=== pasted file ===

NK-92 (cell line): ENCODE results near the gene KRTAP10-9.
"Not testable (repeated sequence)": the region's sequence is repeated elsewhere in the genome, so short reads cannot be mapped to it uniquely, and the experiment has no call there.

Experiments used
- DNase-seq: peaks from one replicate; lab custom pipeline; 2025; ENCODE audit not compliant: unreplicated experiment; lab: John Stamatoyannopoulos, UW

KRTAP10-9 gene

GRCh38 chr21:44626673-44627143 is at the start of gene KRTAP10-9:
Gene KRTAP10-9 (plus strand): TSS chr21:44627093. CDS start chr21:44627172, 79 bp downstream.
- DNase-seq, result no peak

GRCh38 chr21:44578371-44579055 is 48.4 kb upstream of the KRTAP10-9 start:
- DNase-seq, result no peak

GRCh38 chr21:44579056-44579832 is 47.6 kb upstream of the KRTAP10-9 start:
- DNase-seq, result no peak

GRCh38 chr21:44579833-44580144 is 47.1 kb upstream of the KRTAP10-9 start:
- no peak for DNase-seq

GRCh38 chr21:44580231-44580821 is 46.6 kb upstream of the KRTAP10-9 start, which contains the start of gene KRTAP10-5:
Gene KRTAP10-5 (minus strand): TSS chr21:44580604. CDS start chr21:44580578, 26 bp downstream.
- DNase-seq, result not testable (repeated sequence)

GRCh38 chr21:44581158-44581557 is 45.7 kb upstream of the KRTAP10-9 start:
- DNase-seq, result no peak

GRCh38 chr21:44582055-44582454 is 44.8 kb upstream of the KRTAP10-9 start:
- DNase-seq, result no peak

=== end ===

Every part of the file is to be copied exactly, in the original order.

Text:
NK-92 (cell line): ENCODE results near the gene KRTAP10-9.
"Not testable (repeated sequence)": the region's sequence is repeated elsewhere in the genome, so short reads cannot be mapped to it uniquely, and the experiment has no call there.

Experiments used
- DNase-seq: peaks from one replicate; lab custom pipeline; 2025; ENCODE audit not compliant: unreplicated experiment; lab: John Stamatoyannopoulos, UW

KRTAP10-9 gene

GRCh38 chr21:44626673-44627143 is at the start of gene KRTAP10-9:
Gene KRTAP10-9 (plus strand): TSS chr21:44627093. CDS start chr21:44627172, 79 bp downstream.
- DNase-seq, result no peak

GRCh38 chr21:44578371-44579055 is 48.4 kb upstream of the KRTAP10-9 start:
- DNase-seq, result no peak

GRCh38 chr21:44579056-44579832 is 47.6 kb upstream of the KRTAP10-9 start:
- DNase-seq, result no peak

GRCh38 chr21:44579833-44580144 is 47.1 kb upstream of the KRTAP10-9 start:
- no peak for DNase-seq

GRCh38 chr21:44580231-44580821 is 46.6 kb upstream of the KRTAP10-9 start, which contains the start of gene KRTAP10-5:
Gene KRTAP10-5 (minus strand): TSS chr21:44580604. CDS start chr21:44580578, 26 bp downstream.
- DNase-seq, result not testable (repeated sequence)

GRCh38 chr21:44581158-44581557 is 45.7 kb upstream of the KRTAP10-9 start:
- DNase-seq, result no peak

GRCh38 chr21:44582055-44582454 is 44.8 kb upstream of the KRTAP10-9 start:
- DNase-seq, result no peak